The theft of land is the nation’s original sin, and we are haunted by it. Even the return of land, circumscribed by law in native title and decided in the courts, reinstates colonialism – the pivot on which this particular theft hinges. The sovereign power in these transactions is the British Crown, expressed in the nation, the Commonwealth of Australia. The extraordinary project to document the economic history of slavery finds that the inherited wealth of many Britons, including most of the ruling class, draws down on a historical debt, to the human cargo of the slave ships. (5) In the same way, the wealth of the Australian nation draws down on the debt to the first people of this continent. The forgetting is sedative; and yet truth is an aesthetic value.

How can contemporary art practice elide these inconvenient truths, the brute facts of Australian history? There is art in elision, in focusing the national eye on an aesthetic forgetting, however momentary; in the production of a detached beauty we can create utopias, we can be desensitised. In the suspended, wraith-like clouds of Yhonnie Scarce’s installation Death Zephyr (2016–17) we are temporarily blinded to the lingering effects of the British nuclear tests on Aboriginal land across much of inland South Australia in the 1950s. On close inspection, the beauty of the work is subsumed by a deeper sense of national unease, of the excesses of blind ethno-nationalism, the flagrant disregard for human life and indifference to environmental destruction of which nations are capable. It is a perfect bell jar to block out the white noise of political rhetoric.

The work of Khaled Sabsabi, Dale Harding and Ramesh Mario Nithiyendran are antidotes that contest the national. Sabsabi’s multi-channel video Organised Confusion, commissioned for the 24 Frames Per Second exhibition at Carriageworks in 2015, draws a parallel line between the ecstasy and transcendence of worship and the machismo and fanaticism of Western Sydney Wanderers supporters in the grip of a match. In recuperating silence and elision in Australia’s history, Dale Harding’s research-driven practice again exposes the wounds of colonialism – but instead, the fighting stick of his Garingbal ancestors is remade, its form echoed in ochre mined on his Ghungalu Country. In the totemic false gods of Ramesh Nithiyendran, sometimes self-portraits glinting with gold lustre with lurid appendages and a mess of hair, as in the Mud Men series seen at the National Gallery of Australia, Canberra, over 2016–17 and reappearing here in The Cave installation at Carriageworks, the artist asks some pertinent questions about idolatry, the fetish object and the spiritual in contemporary art.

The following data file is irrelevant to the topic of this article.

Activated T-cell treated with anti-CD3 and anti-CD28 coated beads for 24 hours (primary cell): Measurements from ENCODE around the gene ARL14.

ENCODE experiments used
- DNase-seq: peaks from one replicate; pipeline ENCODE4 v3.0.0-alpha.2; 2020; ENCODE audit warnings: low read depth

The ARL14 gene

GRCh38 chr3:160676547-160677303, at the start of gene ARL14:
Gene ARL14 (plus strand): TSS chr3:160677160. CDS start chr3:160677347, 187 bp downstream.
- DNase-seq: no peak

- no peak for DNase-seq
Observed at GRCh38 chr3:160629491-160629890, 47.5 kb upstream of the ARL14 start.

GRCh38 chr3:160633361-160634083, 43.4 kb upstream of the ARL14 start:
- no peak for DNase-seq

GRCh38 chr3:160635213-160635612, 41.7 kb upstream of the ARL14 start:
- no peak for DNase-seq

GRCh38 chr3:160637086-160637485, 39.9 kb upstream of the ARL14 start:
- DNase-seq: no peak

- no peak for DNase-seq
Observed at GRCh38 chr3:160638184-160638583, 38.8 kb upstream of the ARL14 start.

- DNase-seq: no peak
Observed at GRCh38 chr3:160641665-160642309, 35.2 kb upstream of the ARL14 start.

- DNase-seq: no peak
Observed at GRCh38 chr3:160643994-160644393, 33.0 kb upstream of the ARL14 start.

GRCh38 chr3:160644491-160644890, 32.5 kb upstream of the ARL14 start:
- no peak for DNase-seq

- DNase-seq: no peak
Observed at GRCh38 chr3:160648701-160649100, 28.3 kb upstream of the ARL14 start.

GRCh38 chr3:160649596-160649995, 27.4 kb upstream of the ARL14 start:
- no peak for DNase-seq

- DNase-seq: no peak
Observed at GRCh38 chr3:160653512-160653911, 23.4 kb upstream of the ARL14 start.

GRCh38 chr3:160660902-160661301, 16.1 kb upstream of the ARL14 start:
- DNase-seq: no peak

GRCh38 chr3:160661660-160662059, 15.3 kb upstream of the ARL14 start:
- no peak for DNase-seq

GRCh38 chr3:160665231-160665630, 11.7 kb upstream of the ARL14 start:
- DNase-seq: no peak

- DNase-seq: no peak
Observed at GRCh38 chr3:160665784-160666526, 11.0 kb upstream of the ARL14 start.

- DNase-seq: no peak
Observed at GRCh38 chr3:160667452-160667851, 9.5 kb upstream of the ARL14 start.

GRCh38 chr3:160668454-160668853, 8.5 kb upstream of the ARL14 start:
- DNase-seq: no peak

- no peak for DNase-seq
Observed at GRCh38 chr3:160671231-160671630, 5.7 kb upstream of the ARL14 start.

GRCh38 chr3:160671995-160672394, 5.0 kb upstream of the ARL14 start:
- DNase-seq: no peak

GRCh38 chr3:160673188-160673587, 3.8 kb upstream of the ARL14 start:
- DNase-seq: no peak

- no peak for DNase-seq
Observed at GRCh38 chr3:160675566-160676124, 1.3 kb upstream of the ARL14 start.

The National 2017 might displace a singular Australia, if only for a season. It may seem that in the retreat into a corrective history and the memorialisation of certain events from our collective past we will simply miss the urgencies of the present. There is nothing therapeutic or narcissistic in exposing a lie. In a multivalence of signs, like a spectrum of pulsing radio waves, we can find the frequency that seems attuned to our individual desires or fears. When contemporary art is warehoused in biennales, bewilderment and utter confusion are possible. Perhaps this multivalence, the raised voices of Others, is the fear and disaffection that drives recent ideological turns; the decision by a majority of British voters to leave the European Union and the election of the economic protectionist Donald Trump in the US are, on the face of it, challenges to a borderless, globalised world. And globalisation is a cultural as well as economic phenomenon. The National 2017 might expose the fault lines in any fixed notion of Australian national identity and the tectonic moves that are currently underway in global political discourse.

Footnotes:

(1) Captain (later Governor) John Hunter of the flagship Sirius records the words ‘wara wara’ being spoken loudly with raised spears during an encounter at Botany Bay in 1788; see J. Bach (ed.), An historical journal of events at Sydney and at sea, 1787–92, Angus & Robertson, Sydney, in association with the Royal Australian Historical Society, 1968. Another colonist, Peter Beveridge, notes the term ‘cum-a-thunga’ being shouted aggressively at his party at Swan Hill in north-western Victoria, which he mistook for a welcome, while the Wada Wurrung word for ‘go away’ persists in Wendouree, a suburb of the Victorian city of Ballarat.

(2) The remarks were made in interviews in 2000, first with Rajiv Chandrasekaran from The Washington Post and then with Le Monde correspondent Bruno Philip, as Australia prepared to host the Sydney Olympics. Philip quoted Ruddock as saying ‘the Aborigines were hunter-gatherers. They did not know the wheel’. Mr Ruddock was simultaneously Minister for Immigration and Multicultural Affairs.

(3) Ruddock’s Wheel was commissioned for the Pacific Wave Festival at Casula Powerhouse, Sydney, in 2001.

(4) Bruce Pascoe’s Dark emu, black seeds: agriculture or accident? was first published by Magabala Books, Broome, in 2014 and was two years later named Book of the Year at the NSW Premier’s Literary Awards.

(5) See the website Legacies of British Slaveownership, an online database established by UCL (University College, London) in partnership with the Hutchins Center for African and African American Research at Harvard University: https://www.ucl.ac.uk/lbs/.